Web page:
"Move that leg, girl!” the dowager Lady Craven hisses as she prods you with her cane. The two of you are sitting in the back of her rather shabby carriage on the way to your first social event since you started working as her lady’s companion more than a year ago. Sadly, this behavior is far from extraordinary, so you merely sigh and squeeze yourself into an even tinier part of the seat. At this point, one more prod and you would be making love to the carriage door.
“Such a miserable occasion. I can’t think why Evangeline is making us attend,” Lady Craven mutters.
“Well, it is for the widows and orphans of the war—” you venture to say politely, before being cut off with a glare that could strip paint.
“Did I sound like I wanted your opinion?” You know what’s good for you and stop talking immediately. Lady Craven continues on her tirade. “Truly, you are just as woolheaded as your grandfather was. Odious man! I have no idea what your grandmother was thinking when she married him—and with no fortune to recommend him, either! I daresay your late father was just the same, seeing as he didn’t see fit to provide for you after his death . . .”
Spending most of your time with Lady Craven has made you a master at biting your tongue, yet her cruel words about your beloved papa cut you to your core. Still, you depend upon the old dragon for your entire livelihood, so you have no choice but to grit your teeth and clench your fists into the worn fabric of your dress. An old castoff from Lady Craven, the frock is at least twenty years out of date, and you highly suspect that she chose it for you because the mustard-yellow color clashes horribly with your complexion.
“If it wasn’t for the affection I still hold for your late mother, I should have cast you out into the street! And what would you have done then, eh?”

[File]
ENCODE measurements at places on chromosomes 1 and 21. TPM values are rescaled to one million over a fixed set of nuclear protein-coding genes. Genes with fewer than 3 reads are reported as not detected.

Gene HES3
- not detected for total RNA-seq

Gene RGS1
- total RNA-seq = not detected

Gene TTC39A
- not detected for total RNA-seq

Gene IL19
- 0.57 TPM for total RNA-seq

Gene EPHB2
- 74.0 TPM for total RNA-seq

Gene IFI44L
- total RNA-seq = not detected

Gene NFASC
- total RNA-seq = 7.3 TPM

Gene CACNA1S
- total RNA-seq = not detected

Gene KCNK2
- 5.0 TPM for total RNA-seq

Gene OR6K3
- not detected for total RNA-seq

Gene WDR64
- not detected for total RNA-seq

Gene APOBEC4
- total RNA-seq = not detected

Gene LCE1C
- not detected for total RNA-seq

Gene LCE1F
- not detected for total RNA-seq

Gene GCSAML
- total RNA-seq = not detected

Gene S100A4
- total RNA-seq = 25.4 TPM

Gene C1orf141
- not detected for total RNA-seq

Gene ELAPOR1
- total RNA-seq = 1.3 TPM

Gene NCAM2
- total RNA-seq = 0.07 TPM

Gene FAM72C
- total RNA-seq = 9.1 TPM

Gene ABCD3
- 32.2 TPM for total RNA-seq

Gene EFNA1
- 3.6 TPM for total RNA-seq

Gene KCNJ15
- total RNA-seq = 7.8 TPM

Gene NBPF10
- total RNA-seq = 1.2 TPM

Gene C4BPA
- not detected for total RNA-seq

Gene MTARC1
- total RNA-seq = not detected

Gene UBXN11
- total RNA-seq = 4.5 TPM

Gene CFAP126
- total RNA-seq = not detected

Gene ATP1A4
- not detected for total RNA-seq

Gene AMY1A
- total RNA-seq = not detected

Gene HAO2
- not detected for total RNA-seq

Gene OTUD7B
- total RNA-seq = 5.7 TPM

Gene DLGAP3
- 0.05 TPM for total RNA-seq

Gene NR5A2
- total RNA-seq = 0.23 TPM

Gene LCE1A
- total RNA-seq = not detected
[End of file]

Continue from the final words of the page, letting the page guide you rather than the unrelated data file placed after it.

You brood silently yet demurely.
“Probably try to find yourself a protector, no doubt!” she continues. “Just as you have shamelessly set your cap at Sir Charles Burley-Fanshaw. Though I doubt anyone would want to have anything to do with such a silly little chit!”
Your fists grip even tighter around the fabric of your skirts. The repellent Sir Charles is old enough to be your grandpapa and has indeed been sniffing around your person, looking no doubt for a pretty, compliant, and much younger bride. Still, would life in a loveless marriage be any worse than the one you live now?
The carriage arrives at your destination, and you are shaken from your gloomy thoughts—if only for a moment. Perhaps tonight will be the night when everything changes?
Do you accompany your tyrannical employer to the fundraising ball for the Society for the Protection of Widows and Orphans of the War? The company may be atrocious, but balls are fun! If so, turn to page 67.
Or do you run away from Lady Craven, only to find yourself with no other means of survival than to sell your young body into the cold, cruel night? If so, do not go to any other place in this book, for you will be utterly doomed and dead from syphilis within a year.
Sorry. This may be a choosable-path adventure, but as a penniless young unmarried woman at the start of the nineteenth century, your options are somewhat limited. They will get better, though! Turn to page 67.
Copyright © 2018 by by Kitty Curran and Larissa Zageris. All rights reserved. No part of this excerpt may be reproduced or reprinted without permission in writing from the publisher.